This is the Christmas of Obama in New York City. In the upper reaches of Harlem, where I live, this year the baubles and multi-coloured lights have been spurned to make way for the buckets of merchandise venerating the first black President. Men and women with mittens and big weighty coats stand by their tables all day in subzero conditions guarding all the different arcana emblazoned with his face, giving his visage a religious tint in this time of Christ.

At any other Christmas there might be a cloud of depression hanging over the poorer sections of the city. Down the road in Wall Street the wheels of the capitalist machine have come off in spectacular fashion; people over the city are losing their jobs at a rapid rate, and foreclosures blight the landscape.

I just graduated from Columbia University Journalism School, which according to its own propaganda is the most venerated such institution in the land, but finding a job is not following the assumed course as the media deals with the twin pressures of the decline of newspapers and the financial crisis. The New York Sun, a multi-million dollar broadsheet project founded in 2002, folded at the end of this September, and became the symbol of the descent of media, which is only just beginning.

The pages of Columbia University’s own jobs site are speckled with “unpaid internships”, as media companies try to pull the purse strings and bank on the willingness of the next generation of journalists to start out as slaves (even without the indentured bit). In this dearth of opportunities even finding a paying job at a bar or restaurant is impossible. I trekked around lower-Manhattan this month with my Masters-furnished resume looking for a bar that would let me pour some drinks for them. But nothing was forthcoming, and as the season of goodwill approached I was joined on this journey by a bunch of other people who had been laid off: at least I’d never had a job to lose.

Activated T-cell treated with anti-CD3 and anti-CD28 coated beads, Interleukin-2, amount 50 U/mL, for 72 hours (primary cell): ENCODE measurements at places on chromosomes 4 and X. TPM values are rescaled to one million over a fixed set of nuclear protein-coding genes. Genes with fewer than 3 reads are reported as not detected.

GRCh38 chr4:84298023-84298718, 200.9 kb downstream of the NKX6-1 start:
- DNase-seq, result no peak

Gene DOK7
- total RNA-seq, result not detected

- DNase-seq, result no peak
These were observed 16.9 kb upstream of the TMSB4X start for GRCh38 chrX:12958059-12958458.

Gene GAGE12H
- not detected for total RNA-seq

Despite the usual pathos of the situation, walking around trying to find a job is still a magical experience in Christmas-time New York. Despite the city’s massive budget deficits (they’re planning a $2 billion austerity measure), they don’t scrimp on decorations, and throw in the snow we’ve had this week and the whole experience is pretty Hollywood.

The Rockefeller Center around 57th Street has its ridiculous Christmas Tree which must loom over every other in the world: it’s about 90 feet tall and has literally tonnes of lights. On the streets of downtown the colourful lights in the shape of Father Christmas and other symbols of the season (Obama, for example) spread across the street. But when you go into the famous Delis and they’re playing Mariah Carey’s, “I’m dreaming of a white Christmas”, it’s all a bit too much.

I am not seeing in Christmas Day in the city this year. I did Thanksgiving dinner already – thanked the Indians for the land they so willingly gave — which seemed like a good dry run for what Christmas would be like. Like many expats, I’m returning to my native London, where things are done a bit differently: a bit more restrained, a bit more depressed; and, of course we’ve got Gordon Brown, who it can be safely assumed can’t boast one bit of Oxford Street merchandise with his dour face plastered across it.